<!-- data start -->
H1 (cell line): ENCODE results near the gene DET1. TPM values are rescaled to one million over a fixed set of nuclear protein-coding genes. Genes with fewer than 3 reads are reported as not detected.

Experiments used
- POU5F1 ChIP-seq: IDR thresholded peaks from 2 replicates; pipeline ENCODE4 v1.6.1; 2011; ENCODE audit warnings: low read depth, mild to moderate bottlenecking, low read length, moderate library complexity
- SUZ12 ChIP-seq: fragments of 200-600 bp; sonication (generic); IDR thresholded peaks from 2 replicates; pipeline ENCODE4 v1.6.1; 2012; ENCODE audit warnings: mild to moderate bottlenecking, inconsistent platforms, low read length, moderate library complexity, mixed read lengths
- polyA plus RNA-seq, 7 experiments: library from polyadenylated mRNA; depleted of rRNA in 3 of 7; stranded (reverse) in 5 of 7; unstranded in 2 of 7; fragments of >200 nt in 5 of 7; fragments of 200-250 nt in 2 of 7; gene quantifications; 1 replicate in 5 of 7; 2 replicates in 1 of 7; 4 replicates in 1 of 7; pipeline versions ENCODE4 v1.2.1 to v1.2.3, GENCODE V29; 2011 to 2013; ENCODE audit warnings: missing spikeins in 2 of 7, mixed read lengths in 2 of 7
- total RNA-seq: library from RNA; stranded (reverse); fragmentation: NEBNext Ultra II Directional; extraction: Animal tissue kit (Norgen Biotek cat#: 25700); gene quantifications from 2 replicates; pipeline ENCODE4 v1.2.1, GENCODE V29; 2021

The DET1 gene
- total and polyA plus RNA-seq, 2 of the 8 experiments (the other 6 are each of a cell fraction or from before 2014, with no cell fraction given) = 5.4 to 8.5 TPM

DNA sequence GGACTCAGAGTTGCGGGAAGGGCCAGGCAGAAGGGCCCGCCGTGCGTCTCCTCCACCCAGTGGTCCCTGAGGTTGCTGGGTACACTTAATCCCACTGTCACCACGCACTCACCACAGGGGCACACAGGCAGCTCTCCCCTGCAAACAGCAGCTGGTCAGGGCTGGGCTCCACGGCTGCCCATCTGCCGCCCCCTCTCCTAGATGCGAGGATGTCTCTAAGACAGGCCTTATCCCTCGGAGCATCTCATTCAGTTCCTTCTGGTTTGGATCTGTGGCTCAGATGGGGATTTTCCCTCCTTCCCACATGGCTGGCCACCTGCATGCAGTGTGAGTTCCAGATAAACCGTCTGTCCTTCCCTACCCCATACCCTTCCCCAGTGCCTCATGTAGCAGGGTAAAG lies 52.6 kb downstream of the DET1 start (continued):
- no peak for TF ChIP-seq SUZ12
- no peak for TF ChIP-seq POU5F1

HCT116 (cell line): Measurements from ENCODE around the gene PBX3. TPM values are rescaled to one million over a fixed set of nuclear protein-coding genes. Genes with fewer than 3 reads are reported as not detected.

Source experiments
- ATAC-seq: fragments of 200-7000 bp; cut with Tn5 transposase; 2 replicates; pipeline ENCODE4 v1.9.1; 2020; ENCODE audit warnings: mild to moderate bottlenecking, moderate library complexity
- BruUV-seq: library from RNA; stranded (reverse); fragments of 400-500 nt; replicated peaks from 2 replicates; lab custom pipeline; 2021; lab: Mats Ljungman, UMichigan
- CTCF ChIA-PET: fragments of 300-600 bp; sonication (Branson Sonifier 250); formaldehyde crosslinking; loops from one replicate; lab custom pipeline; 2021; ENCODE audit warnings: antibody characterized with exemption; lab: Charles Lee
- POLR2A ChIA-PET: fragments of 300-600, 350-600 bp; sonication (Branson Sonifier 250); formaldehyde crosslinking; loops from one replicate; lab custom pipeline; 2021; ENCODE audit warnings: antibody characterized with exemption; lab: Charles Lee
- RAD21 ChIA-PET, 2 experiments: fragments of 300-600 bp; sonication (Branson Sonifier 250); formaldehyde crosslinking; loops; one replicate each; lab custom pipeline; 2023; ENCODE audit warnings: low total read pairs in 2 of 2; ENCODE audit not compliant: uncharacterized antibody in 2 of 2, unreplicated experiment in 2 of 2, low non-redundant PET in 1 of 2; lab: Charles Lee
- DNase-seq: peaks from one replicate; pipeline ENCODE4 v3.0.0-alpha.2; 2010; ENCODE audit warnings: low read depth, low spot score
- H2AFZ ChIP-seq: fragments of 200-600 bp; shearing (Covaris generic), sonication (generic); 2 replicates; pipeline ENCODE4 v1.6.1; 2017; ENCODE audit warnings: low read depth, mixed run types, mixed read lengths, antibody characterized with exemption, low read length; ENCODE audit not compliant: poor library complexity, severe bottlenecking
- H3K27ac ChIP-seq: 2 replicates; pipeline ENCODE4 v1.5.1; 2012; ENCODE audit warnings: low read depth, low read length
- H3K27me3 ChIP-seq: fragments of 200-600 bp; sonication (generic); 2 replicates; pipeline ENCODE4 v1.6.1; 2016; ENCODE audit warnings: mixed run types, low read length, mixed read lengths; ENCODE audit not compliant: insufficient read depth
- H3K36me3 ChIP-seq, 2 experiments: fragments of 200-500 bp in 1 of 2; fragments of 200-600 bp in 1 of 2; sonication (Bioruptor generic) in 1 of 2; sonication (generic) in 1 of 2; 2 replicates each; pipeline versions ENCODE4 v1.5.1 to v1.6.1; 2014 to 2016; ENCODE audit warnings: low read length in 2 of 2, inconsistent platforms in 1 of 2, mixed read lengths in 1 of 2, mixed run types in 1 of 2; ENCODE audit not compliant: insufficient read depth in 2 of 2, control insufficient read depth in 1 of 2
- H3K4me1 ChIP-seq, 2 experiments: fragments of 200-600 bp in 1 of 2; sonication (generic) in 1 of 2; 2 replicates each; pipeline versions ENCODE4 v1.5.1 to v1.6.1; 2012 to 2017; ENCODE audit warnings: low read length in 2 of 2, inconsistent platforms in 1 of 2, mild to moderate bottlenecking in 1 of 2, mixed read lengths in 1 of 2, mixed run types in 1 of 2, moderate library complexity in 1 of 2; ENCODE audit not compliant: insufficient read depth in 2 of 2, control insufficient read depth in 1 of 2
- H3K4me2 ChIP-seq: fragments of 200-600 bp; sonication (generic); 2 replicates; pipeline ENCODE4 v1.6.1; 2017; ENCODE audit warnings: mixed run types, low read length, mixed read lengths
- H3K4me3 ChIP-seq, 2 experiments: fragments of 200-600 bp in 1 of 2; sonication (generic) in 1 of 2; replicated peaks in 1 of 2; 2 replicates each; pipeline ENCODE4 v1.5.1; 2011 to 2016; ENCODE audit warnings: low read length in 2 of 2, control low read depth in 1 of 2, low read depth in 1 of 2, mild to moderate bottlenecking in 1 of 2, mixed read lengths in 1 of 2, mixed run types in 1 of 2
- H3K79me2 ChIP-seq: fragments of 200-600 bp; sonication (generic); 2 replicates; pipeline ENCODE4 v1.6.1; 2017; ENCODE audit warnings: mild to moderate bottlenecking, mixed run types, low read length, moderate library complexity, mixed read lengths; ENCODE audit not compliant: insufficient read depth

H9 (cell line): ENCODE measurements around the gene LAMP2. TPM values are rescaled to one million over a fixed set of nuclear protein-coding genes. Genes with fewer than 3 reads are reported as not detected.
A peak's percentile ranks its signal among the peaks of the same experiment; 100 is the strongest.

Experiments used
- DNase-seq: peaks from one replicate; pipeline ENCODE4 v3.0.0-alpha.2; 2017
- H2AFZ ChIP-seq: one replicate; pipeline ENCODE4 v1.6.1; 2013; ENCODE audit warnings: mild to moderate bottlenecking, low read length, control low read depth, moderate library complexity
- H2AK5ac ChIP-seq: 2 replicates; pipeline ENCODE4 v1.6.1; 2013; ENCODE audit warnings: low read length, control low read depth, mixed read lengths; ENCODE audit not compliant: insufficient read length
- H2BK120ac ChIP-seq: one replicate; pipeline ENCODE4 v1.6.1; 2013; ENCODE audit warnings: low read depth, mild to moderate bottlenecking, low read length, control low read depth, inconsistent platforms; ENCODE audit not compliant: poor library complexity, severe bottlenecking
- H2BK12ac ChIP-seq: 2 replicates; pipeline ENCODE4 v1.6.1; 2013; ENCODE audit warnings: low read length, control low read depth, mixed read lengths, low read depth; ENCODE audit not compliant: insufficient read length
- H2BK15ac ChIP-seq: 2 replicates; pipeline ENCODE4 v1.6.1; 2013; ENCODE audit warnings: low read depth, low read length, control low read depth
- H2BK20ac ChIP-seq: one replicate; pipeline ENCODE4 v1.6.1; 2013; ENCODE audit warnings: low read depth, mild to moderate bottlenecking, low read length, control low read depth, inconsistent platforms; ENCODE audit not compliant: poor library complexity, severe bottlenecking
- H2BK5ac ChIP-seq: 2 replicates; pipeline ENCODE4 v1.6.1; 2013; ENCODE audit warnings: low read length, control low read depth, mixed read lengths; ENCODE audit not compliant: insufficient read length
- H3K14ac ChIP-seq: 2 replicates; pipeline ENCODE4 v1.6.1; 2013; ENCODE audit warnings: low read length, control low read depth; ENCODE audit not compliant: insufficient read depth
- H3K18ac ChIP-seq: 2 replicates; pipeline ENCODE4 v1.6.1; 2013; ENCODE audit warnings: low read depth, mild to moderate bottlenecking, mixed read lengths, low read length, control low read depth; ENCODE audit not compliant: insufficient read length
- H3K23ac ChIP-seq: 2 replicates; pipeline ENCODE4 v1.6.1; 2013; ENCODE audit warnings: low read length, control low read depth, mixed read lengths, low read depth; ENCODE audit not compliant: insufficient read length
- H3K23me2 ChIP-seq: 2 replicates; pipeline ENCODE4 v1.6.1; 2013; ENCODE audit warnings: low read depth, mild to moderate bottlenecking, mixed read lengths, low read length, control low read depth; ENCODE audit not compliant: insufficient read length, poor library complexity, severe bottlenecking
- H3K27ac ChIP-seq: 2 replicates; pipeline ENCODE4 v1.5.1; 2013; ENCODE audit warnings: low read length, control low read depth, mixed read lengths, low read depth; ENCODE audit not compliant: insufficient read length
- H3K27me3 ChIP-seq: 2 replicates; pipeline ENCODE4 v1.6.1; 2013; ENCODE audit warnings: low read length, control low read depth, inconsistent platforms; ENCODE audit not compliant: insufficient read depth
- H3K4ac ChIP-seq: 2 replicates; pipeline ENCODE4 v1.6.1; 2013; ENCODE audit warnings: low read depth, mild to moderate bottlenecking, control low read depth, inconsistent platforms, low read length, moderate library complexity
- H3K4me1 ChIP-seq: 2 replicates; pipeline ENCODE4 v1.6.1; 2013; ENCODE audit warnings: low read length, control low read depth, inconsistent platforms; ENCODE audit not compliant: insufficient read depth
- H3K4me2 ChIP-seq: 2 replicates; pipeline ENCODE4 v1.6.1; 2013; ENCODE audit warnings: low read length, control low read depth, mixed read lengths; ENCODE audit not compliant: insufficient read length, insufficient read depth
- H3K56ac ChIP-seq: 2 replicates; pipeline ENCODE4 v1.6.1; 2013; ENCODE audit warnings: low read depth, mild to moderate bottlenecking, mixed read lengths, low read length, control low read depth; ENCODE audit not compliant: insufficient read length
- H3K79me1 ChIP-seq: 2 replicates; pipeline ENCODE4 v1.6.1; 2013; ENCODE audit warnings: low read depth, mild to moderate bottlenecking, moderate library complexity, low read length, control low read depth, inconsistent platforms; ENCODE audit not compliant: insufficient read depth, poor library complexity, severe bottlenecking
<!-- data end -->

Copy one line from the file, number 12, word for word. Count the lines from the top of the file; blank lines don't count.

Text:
HCT116 (cell line): Measurements from ENCODE around the gene PBX3. TPM values are rescaled to one million over a fixed set of nuclear protein-coding genes. Genes with fewer than 3 reads are reported as not detected.